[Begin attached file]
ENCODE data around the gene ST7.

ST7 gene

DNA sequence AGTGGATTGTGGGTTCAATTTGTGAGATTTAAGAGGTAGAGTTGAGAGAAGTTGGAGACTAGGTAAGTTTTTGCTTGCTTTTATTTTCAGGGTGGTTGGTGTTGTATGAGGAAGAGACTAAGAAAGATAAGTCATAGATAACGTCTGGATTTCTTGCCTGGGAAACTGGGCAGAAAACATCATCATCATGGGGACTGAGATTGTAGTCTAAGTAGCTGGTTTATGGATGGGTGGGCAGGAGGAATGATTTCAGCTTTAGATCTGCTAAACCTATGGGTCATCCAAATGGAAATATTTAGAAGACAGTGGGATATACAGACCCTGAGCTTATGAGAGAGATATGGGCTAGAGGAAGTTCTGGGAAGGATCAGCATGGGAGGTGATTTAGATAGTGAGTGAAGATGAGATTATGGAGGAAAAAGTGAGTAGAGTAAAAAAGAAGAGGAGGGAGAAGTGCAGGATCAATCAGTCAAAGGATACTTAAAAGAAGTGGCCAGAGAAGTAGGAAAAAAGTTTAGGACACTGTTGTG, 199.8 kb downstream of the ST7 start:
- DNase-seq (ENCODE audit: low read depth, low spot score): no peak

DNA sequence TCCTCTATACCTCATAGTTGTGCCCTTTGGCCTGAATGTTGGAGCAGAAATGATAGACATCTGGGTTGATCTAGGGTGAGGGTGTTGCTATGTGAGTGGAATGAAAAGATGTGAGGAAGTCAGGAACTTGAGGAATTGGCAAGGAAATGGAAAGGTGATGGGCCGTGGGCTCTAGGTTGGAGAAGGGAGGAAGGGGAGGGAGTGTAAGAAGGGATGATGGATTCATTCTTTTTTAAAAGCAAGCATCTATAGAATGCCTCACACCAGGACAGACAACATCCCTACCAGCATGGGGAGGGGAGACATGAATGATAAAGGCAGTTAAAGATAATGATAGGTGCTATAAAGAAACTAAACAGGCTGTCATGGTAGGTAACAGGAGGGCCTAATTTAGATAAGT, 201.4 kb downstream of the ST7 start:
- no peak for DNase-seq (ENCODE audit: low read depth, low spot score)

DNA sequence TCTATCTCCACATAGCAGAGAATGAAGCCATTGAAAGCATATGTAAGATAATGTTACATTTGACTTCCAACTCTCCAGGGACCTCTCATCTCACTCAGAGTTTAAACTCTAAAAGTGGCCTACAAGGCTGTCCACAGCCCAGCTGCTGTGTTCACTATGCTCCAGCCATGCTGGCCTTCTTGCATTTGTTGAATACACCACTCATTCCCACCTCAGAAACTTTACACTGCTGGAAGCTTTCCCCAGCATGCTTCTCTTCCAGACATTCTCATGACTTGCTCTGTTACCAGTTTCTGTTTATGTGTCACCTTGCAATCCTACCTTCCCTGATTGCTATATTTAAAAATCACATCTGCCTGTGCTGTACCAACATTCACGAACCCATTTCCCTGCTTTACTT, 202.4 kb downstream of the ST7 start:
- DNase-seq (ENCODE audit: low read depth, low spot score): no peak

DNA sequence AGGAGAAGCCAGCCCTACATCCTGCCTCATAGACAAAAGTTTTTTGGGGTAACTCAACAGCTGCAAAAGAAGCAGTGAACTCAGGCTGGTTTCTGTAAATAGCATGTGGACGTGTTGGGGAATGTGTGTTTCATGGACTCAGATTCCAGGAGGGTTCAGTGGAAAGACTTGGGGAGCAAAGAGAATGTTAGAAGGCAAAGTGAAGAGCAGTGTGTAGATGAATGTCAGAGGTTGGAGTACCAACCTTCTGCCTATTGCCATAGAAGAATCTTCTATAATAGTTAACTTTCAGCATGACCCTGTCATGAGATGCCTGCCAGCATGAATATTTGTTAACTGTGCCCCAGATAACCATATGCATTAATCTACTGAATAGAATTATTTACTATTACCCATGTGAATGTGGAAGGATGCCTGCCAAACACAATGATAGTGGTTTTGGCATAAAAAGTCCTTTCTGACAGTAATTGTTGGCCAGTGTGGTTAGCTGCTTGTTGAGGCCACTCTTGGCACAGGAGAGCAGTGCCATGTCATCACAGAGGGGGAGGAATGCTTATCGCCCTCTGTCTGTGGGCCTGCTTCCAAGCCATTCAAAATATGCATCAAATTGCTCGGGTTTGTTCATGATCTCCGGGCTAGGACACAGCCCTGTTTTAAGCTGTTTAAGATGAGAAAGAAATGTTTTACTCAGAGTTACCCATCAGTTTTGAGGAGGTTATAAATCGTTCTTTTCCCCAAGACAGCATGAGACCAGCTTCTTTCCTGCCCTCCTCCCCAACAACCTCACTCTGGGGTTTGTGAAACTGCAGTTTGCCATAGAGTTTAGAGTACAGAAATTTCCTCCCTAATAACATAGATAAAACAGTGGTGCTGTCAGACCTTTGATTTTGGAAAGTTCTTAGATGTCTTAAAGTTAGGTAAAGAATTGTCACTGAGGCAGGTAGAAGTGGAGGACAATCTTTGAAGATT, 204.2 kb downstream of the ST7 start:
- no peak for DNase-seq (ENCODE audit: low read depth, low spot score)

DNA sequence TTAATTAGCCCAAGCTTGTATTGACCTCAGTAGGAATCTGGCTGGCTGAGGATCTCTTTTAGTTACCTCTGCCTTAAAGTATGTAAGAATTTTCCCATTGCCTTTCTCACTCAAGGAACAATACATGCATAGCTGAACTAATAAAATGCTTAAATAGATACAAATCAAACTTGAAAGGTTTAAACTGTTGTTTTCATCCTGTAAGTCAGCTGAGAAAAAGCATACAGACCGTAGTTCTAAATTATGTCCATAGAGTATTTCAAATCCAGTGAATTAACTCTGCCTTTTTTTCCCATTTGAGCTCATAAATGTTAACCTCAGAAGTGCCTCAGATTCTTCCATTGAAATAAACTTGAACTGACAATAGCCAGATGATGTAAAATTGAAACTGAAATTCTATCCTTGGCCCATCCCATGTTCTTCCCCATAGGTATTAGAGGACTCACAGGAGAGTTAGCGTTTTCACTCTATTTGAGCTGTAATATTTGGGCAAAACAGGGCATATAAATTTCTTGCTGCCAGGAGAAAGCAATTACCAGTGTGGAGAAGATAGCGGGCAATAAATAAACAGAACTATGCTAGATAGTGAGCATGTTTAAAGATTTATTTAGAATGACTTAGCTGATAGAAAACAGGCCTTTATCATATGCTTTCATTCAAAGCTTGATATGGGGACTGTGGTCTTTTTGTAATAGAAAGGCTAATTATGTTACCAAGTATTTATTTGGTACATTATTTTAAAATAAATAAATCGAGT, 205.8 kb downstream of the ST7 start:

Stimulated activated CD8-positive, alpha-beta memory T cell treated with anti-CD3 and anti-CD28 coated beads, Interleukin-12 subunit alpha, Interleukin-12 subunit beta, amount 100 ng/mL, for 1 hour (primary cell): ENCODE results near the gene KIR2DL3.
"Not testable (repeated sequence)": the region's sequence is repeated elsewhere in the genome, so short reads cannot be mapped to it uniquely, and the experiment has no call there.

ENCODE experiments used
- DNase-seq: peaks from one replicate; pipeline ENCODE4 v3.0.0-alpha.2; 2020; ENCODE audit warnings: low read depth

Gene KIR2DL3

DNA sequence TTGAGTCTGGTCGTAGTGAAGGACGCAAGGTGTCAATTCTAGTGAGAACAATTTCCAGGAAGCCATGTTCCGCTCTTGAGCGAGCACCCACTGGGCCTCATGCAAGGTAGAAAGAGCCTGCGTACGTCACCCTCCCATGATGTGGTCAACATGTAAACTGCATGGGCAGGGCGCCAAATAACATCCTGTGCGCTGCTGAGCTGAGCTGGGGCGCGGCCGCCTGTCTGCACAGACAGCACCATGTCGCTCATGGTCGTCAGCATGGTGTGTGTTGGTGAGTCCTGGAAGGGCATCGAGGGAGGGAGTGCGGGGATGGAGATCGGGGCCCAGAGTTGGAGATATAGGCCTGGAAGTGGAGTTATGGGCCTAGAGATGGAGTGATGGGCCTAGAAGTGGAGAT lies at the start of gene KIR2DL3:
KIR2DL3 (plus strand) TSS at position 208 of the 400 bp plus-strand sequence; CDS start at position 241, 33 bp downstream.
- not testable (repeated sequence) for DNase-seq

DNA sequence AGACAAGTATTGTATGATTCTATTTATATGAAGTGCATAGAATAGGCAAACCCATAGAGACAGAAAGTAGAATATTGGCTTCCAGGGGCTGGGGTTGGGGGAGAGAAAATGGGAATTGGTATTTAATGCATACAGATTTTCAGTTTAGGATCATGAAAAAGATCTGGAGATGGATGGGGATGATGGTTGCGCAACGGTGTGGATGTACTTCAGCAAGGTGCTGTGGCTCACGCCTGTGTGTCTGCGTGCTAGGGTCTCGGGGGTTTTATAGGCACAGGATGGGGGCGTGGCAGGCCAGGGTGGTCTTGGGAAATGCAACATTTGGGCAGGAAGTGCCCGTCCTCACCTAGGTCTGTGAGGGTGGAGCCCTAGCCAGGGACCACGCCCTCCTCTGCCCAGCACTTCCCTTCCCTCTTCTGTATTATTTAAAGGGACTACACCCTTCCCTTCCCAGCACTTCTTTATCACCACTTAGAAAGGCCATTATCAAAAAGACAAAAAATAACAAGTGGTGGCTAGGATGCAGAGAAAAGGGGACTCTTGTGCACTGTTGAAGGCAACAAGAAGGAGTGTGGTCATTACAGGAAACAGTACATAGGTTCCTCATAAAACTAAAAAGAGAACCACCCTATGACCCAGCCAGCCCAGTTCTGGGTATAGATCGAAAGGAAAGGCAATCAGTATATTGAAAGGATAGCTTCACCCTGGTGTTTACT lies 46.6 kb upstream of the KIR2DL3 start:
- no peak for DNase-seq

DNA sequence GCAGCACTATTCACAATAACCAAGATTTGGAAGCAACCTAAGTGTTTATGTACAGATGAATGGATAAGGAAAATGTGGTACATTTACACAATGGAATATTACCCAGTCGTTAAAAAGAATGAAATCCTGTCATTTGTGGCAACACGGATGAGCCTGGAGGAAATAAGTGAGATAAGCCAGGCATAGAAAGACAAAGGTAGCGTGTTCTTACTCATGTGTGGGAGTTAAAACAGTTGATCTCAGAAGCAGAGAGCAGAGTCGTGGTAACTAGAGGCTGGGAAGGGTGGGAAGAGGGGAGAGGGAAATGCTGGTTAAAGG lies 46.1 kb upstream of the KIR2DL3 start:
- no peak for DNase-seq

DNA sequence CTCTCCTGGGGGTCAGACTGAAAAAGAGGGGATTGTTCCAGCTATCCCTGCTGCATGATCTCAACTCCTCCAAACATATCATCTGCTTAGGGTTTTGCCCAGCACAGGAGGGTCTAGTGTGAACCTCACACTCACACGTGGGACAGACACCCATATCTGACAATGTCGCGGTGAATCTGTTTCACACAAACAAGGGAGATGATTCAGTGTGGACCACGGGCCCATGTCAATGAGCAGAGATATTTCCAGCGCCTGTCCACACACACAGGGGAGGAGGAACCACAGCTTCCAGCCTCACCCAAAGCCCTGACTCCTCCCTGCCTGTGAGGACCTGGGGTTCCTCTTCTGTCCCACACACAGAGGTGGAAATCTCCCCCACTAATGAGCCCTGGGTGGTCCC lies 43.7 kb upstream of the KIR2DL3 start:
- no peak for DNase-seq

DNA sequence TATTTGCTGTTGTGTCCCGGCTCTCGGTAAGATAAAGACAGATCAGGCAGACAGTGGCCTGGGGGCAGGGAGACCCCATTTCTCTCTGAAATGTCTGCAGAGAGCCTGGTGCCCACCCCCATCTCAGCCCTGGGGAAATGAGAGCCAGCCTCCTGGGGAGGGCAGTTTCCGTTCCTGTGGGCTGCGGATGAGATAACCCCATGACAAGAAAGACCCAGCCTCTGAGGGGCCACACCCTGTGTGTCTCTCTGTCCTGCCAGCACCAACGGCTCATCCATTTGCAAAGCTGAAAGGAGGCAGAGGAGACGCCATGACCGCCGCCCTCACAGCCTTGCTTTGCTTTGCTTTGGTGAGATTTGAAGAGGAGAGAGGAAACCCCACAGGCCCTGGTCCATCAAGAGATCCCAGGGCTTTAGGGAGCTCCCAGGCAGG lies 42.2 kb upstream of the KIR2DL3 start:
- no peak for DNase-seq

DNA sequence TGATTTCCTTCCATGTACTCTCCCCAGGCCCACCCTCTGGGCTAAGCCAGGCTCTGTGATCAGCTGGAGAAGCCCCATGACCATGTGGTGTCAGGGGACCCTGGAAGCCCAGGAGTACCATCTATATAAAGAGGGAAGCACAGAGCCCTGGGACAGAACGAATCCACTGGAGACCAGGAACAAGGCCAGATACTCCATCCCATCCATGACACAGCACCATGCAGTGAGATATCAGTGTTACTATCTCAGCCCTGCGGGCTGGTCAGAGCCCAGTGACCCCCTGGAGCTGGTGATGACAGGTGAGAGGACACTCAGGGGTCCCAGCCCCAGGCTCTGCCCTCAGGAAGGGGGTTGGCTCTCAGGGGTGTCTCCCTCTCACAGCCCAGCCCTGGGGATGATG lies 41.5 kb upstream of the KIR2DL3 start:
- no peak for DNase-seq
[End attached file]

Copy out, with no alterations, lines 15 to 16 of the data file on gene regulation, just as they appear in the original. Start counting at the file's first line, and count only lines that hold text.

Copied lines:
- DNase-seq: peaks from one replicate; pipeline ENCODE4 v3.0.0-alpha.2; 2020; ENCODE audit warnings: low read depth

Gene KIR2DL3